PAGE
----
We enter the last month of 2017 with two reports that should give pause: The National Vulnerability Database, has documented more than 13,400 vulnerabilities so far this year, more than double the database logged in all of 2016. Plus, as unbelievable as it sounds, more than 90 percent of firms using the same open source framework that led to the Equifax data breach have failed to keep the software up to date.
Several Black Duck executives published commentaries on security issues of the day, including VP of Product Marketing Patrick Carey’s predictions for open source in 2018; Senior Security Evangelist Tim Mackey on the Uber data breach; VP of Security Strategy Mike Pittenger on the updated OWASP top ten list of web app vulnerabilities; and Vice President & General Counsel Matt Jacobs on the Equifax breach, the GDPR and open source security. Read more on the top cybersecurity and open source security news in this week’s Open Source Insight.
via VM Blog: Everyone uses open source. It's now found in around 95% of applications, a figure likely to edge closer to 100% by the end of 2018. Polishing up his crystal ball, here are some events Black Duck VP of Product Marketing Patrick Carey sees around open source in the coming year.
via eWeek: A combination of increased reporting and more software programs are causing vulnerability reports to rise by more than a third compared to 2016 and are on track to set a record.
via Black Duck blog (Evan Klein): DevOps teams expect to spend less time on security, while updating applications more frequently and adding new open source components as a regular part of their process. As DevOps teams continue this trend, they also need to fully integrate and automate security.
via Security Intelligence: A recent study by Black Duck Software noted that, because smart automobile manufacturers have been “focusing their attention on differentiating features, the disparity between innovation and security is growing at an accelerated speed.” With so much investment in connected car research and development, Israel is leading the way in the effort to make the roads safer for smart car operators around the world.
via Channel Futures: Open source software is massively popular. A majority of organizations now use open source software, and 65 percent of companies contribute to open source projects, according to Black Duck, an open source security and compliance company.
via the Hill: More than 90 percent of applications using the same computer programming library that, left unpatched, lead to the Equifax data breach also fail to keep the software up to date.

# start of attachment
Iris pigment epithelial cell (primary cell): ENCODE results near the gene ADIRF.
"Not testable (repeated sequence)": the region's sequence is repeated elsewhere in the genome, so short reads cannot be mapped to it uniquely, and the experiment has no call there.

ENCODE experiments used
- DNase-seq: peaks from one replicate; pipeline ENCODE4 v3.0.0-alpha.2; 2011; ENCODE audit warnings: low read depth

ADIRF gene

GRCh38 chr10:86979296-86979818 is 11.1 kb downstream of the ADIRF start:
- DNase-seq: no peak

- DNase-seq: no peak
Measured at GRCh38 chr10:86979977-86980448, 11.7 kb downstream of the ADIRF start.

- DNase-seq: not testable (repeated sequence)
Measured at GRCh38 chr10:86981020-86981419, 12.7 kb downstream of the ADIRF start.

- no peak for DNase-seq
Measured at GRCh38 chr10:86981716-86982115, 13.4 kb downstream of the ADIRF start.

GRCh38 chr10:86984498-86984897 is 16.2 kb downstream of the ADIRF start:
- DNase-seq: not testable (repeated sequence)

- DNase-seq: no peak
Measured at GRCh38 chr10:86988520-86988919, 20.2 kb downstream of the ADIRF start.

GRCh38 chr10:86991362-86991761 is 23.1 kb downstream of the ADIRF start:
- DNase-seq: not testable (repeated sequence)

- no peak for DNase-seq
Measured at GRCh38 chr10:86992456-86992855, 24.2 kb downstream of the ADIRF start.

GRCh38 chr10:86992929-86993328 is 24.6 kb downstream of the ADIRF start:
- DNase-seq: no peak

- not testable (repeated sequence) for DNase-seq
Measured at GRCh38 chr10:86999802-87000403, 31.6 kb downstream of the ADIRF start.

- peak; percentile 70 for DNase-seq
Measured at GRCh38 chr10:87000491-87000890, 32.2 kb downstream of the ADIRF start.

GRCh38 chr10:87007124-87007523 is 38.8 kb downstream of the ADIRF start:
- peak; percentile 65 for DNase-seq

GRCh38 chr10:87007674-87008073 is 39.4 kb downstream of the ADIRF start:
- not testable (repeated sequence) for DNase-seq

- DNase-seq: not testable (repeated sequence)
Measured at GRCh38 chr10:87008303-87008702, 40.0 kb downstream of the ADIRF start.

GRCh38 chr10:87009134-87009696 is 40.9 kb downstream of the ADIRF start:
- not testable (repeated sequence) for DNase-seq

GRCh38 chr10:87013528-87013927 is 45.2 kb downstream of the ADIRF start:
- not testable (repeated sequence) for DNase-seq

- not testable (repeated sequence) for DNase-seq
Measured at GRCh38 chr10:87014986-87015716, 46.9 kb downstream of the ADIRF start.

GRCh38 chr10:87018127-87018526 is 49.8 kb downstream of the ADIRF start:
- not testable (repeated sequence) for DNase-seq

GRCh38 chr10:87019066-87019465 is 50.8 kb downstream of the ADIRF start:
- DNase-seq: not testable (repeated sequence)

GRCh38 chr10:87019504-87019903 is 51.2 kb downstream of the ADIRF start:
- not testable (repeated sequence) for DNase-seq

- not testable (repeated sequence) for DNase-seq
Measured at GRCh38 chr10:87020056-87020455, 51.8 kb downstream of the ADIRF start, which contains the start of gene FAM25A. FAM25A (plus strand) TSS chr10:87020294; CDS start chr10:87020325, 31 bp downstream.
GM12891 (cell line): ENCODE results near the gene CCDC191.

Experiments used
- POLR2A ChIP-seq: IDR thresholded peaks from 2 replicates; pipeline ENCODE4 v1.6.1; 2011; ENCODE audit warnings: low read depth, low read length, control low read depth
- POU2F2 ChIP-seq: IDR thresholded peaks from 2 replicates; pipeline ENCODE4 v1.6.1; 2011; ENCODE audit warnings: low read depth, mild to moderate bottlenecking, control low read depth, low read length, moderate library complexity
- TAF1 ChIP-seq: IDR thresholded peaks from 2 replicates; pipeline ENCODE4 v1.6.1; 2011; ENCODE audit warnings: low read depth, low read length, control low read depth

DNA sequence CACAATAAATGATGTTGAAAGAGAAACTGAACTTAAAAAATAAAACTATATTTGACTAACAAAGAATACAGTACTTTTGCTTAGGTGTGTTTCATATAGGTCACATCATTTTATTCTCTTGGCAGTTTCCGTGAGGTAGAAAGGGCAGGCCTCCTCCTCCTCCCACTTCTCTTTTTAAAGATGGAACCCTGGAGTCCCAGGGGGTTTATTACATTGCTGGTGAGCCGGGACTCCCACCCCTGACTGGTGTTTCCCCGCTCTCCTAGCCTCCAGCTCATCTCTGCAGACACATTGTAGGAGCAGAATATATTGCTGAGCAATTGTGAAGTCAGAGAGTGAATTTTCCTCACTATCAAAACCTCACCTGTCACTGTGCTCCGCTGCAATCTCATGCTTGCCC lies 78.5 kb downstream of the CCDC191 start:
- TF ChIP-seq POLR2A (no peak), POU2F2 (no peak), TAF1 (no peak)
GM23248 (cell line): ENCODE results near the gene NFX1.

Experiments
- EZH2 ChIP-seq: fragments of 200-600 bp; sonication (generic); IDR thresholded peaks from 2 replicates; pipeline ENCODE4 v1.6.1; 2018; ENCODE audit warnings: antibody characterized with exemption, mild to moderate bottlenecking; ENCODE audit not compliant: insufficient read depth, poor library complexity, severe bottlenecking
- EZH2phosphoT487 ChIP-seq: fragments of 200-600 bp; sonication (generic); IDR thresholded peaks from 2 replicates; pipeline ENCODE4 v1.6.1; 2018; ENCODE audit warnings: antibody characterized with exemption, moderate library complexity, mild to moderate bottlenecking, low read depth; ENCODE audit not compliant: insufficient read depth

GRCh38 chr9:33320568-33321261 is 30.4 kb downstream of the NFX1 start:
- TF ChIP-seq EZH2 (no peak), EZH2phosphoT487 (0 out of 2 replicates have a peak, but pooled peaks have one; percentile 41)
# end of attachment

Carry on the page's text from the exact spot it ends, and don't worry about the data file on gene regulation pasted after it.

via Help Net Security: A vulnerability in the free, open source electronic medical record and medical practice management software OpenEMR can be exploited to steal patients’ medical records and other personally identifiable information.
via IT Security Thing: Black Duck Software’s Senior Security Evangelist, Tim Mackey notes, “The larger issues of Uber’s actions and failure to disclose a breach that occurred in 2016 aside, the breach apparently occurred when hackers discovered that the company’s developers had published code that included their usernames and passwords on a private account of the software repository GitHub.”
via SC Magazine: When you consider that Black Duck's 2017 Open Source Security and Risk Analysis (OSSRA) report found open source in 96 percent of the commercial software tested, and known vulnerabilities in two-thirds of those code bases, it's an inertia that's proving very costly. "This lack of visibility is seen even in companies with strong application security programs" insists Black Duck's VP of security strategy, Mike Pittenger.
via Science Direct (Elsevier): Although the General Data Protection Regulation (GDPR) is being hailed as a sort of revolution, what it really represents is the law catching up with reality. The GDPR isn't alone, of course – in the information security space it is accompanied by the Network and Information Security Directive (NISD). Both the GDPR and NISD go into effect in May 2018. Daniel Hedley of Irwin Mitchell LLP and Matthew Jacobs of Black Duck Software describe the consequences of not getting to grips with the GDPR and the processes and policies you need to get into place now.
via The National Law Journal: Uber has been widely criticized for its decision to hide a 2016 data breach and pay hackers for their silence, but it may not be the only company in town to do so.
via IoT Agenda: Earlier this year, the IoT-focused security firm Senrio discovered a hackable flaw called Devil’s Ivy, which has the potential to put thousands of different models of security cameras at risk. The vulnerability is found in a piece of open source code called gSOAP, created and maintained by a small company named Genivia. At least 30 companies use gSOAP in their IoT products.